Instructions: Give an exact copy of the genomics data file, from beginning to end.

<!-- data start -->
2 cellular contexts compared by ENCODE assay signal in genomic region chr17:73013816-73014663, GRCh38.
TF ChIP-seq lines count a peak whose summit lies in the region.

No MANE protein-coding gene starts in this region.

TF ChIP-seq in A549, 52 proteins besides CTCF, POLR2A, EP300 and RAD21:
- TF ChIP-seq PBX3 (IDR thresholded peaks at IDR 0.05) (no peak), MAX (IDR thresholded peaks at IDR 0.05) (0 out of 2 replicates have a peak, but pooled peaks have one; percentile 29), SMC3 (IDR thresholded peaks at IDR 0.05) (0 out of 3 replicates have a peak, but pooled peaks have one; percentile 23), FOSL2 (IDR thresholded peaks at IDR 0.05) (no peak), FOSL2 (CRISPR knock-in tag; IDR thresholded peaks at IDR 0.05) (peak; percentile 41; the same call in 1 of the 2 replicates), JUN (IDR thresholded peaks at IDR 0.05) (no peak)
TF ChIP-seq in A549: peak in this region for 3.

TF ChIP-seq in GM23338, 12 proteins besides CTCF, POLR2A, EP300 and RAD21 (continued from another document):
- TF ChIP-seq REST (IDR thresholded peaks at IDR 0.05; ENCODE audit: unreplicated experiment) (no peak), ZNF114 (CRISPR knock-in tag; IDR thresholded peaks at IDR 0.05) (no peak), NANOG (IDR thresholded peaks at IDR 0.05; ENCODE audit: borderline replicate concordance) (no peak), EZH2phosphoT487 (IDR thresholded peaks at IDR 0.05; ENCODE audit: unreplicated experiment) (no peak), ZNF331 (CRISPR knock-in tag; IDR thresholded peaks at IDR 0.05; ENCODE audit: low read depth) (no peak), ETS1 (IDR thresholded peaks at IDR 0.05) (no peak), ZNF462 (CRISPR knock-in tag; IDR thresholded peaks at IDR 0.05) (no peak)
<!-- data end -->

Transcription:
2 cellular contexts compared by ENCODE assay signal in genomic region chr17:73013816-73014663, GRCh38.
TF ChIP-seq lines count a peak whose summit lies in the region.

No MANE protein-coding gene starts in this region.

TF ChIP-seq in A549, 52 proteins besides CTCF, POLR2A, EP300 and RAD21:
- TF ChIP-seq PBX3 (IDR thresholded peaks at IDR 0.05) (no peak), MAX (IDR thresholded peaks at IDR 0.05) (0 out of 2 replicates have a peak, but pooled peaks have one; percentile 29), SMC3 (IDR thresholded peaks at IDR 0.05) (0 out of 3 replicates have a peak, but pooled peaks have one; percentile 23), FOSL2 (IDR thresholded peaks at IDR 0.05) (no peak), FOSL2 (CRISPR knock-in tag; IDR thresholded peaks at IDR 0.05) (peak; percentile 41; the same call in 1 of the 2 replicates), JUN (IDR thresholded peaks at IDR 0.05) (no peak)
TF ChIP-seq in A549: peak in this region for 3.

TF ChIP-seq in GM23338, 12 proteins besides CTCF, POLR2A, EP300 and RAD21 (continued from another document):
- TF ChIP-seq REST (IDR thresholded peaks at IDR 0.05; ENCODE audit: unreplicated experiment) (no peak), ZNF114 (CRISPR knock-in tag; IDR thresholded peaks at IDR 0.05) (no peak), NANOG (IDR thresholded peaks at IDR 0.05; ENCODE audit: borderline replicate concordance) (no peak), EZH2phosphoT487 (IDR thresholded peaks at IDR 0.05; ENCODE audit: unreplicated experiment) (no peak), ZNF331 (CRISPR knock-in tag; IDR thresholded peaks at IDR 0.05; ENCODE audit: low read depth) (no peak), ETS1 (IDR thresholded peaks at IDR 0.05) (no peak), ZNF462 (CRISPR knock-in tag; IDR thresholded peaks at IDR 0.05) (no peak)